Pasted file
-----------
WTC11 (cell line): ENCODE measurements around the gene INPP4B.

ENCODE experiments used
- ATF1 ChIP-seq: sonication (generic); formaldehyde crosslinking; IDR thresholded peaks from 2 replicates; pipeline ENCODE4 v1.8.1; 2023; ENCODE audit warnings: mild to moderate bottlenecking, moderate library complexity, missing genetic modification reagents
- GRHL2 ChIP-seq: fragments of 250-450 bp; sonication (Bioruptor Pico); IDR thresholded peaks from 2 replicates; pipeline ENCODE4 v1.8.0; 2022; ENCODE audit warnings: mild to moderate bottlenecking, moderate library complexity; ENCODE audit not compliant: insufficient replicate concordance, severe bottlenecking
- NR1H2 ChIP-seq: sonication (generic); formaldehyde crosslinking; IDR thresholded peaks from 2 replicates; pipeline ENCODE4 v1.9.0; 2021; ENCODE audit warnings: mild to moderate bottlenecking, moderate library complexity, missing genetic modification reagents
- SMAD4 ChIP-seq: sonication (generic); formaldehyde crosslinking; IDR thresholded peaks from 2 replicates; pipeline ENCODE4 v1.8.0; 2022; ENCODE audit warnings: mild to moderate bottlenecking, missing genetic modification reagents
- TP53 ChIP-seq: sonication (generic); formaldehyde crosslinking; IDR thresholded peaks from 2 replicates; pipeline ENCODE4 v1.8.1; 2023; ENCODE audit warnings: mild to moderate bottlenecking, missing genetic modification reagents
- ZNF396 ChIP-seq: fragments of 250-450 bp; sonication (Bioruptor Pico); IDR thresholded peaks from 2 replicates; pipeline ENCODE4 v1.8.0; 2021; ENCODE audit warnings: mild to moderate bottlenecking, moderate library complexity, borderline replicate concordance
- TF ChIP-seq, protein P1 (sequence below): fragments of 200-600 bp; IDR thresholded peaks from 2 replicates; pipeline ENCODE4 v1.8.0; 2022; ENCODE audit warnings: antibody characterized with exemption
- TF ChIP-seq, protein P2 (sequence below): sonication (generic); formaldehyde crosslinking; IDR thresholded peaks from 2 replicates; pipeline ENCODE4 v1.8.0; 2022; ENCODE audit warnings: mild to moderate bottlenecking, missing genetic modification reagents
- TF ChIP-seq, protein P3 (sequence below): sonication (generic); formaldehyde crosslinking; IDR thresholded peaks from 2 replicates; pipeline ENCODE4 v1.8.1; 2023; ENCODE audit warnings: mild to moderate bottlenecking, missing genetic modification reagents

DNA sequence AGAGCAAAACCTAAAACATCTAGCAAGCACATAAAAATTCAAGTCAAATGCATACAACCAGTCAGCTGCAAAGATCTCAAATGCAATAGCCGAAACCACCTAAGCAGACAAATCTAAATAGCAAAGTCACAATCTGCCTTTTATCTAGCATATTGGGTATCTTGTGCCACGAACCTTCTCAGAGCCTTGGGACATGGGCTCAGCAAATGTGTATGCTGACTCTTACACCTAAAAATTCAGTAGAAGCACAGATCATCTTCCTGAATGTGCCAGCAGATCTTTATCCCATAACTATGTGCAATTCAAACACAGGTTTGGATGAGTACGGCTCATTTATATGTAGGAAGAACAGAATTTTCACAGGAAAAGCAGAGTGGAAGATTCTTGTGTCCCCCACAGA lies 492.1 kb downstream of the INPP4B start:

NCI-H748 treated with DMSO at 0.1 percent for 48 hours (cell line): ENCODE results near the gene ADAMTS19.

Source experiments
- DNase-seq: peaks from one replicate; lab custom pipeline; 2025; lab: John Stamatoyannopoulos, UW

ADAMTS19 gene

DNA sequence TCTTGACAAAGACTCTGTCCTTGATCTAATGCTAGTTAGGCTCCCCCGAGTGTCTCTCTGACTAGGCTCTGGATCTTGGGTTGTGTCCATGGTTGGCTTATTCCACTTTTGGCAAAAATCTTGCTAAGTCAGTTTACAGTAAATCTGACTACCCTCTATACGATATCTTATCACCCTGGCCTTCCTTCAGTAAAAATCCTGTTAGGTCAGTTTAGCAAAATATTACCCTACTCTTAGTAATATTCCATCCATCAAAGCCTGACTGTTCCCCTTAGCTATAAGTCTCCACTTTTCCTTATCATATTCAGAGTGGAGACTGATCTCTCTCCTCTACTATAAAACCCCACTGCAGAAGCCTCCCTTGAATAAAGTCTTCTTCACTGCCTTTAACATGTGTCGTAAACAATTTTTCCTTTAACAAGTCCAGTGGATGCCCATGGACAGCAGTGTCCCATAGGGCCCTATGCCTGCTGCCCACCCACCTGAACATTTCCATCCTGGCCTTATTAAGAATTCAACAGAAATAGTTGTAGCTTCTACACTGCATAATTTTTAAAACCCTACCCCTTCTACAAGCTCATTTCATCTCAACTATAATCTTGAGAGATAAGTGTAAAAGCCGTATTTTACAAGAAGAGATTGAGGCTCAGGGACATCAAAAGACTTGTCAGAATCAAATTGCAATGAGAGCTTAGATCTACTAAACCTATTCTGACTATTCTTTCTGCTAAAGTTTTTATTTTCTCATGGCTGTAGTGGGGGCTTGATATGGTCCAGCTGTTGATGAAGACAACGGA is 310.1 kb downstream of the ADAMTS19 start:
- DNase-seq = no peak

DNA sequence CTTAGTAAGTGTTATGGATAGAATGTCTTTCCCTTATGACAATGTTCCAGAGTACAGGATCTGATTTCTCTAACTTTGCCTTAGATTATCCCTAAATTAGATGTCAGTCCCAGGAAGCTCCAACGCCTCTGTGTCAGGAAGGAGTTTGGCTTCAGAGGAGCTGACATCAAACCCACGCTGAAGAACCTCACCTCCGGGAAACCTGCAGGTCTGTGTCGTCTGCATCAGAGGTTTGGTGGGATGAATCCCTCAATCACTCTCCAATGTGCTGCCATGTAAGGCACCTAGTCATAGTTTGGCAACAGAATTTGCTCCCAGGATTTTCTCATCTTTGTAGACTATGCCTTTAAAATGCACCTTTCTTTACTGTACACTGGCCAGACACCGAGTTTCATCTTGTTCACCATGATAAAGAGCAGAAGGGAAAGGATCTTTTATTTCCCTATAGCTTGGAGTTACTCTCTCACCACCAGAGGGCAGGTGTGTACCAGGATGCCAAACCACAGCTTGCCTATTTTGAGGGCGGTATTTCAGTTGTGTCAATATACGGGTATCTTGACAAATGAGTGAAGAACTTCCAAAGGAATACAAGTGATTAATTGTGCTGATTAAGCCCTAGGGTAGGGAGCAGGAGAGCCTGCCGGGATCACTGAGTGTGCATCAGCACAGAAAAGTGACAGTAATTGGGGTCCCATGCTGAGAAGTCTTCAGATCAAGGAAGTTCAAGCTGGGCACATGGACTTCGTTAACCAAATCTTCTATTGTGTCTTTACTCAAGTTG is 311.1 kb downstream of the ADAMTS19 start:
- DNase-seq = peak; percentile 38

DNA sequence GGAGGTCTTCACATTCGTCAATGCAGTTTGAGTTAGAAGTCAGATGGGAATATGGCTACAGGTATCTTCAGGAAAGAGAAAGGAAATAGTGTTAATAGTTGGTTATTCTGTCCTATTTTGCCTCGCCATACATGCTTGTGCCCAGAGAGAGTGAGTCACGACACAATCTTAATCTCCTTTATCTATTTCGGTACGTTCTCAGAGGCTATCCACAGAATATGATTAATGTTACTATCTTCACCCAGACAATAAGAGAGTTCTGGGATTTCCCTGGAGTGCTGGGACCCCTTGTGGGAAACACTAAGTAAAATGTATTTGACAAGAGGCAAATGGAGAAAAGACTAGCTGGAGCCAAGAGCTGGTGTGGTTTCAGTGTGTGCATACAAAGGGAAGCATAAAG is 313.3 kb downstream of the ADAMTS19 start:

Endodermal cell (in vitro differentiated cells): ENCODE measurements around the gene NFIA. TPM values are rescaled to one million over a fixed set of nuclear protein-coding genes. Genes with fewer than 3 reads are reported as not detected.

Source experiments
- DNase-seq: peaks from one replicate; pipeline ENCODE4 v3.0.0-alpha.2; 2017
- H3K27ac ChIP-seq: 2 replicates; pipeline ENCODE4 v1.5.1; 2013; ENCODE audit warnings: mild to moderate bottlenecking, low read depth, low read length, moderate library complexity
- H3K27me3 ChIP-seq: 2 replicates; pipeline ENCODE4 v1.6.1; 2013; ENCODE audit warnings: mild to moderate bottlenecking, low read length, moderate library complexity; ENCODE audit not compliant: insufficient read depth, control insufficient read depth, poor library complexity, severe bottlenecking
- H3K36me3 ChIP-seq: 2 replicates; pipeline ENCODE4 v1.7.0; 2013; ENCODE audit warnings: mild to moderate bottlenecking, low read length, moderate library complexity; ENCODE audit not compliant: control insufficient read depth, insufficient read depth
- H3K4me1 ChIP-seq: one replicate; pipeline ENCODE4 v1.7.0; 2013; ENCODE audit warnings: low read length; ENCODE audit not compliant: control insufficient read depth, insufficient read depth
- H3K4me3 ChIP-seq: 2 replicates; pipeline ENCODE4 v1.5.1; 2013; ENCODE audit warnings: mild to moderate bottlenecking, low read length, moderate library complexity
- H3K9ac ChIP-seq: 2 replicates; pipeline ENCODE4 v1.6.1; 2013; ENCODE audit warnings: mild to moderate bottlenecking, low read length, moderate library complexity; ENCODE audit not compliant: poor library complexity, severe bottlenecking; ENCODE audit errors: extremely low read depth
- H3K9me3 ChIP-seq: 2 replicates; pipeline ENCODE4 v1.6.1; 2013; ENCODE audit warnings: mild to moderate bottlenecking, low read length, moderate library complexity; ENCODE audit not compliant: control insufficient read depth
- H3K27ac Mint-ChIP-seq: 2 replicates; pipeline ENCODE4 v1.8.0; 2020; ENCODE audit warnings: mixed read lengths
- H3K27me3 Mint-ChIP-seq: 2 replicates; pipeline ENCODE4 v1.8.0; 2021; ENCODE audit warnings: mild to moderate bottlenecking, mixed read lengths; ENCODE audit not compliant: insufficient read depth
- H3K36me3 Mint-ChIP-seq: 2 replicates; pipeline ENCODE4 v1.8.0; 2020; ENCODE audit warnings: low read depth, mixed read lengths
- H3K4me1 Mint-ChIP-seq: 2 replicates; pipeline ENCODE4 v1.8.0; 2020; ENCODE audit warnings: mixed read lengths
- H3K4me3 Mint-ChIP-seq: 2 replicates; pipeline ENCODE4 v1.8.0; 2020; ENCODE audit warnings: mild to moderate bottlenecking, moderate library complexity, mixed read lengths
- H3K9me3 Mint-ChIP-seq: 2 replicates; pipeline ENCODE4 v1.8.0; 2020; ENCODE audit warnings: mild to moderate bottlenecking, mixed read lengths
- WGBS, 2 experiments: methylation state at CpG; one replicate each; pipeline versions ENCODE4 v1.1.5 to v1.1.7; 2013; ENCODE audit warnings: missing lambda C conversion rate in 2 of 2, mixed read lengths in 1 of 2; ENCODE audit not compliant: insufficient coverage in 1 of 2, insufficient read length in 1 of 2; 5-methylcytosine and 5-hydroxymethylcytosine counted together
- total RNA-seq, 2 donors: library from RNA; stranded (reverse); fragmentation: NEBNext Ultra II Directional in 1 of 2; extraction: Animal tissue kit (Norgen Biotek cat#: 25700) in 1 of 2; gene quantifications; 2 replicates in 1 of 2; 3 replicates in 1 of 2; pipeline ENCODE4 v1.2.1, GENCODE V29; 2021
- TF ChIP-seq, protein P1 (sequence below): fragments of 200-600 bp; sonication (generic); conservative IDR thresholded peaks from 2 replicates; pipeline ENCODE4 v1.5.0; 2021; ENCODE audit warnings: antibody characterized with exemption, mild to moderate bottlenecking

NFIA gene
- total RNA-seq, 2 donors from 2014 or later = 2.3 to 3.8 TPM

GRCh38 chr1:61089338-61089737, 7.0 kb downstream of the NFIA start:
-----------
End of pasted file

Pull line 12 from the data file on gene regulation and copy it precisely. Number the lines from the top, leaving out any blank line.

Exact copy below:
DNA sequence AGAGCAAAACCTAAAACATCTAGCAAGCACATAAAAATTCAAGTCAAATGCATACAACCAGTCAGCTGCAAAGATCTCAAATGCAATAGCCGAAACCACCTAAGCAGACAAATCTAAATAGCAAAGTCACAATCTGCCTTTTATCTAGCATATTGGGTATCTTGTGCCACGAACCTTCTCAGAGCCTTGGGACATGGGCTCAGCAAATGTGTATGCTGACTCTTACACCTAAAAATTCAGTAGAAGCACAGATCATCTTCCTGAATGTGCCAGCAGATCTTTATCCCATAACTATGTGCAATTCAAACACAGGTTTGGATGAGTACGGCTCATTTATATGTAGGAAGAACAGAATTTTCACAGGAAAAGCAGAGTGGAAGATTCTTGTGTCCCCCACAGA lies 492.1 kb downstream of the INPP4B start: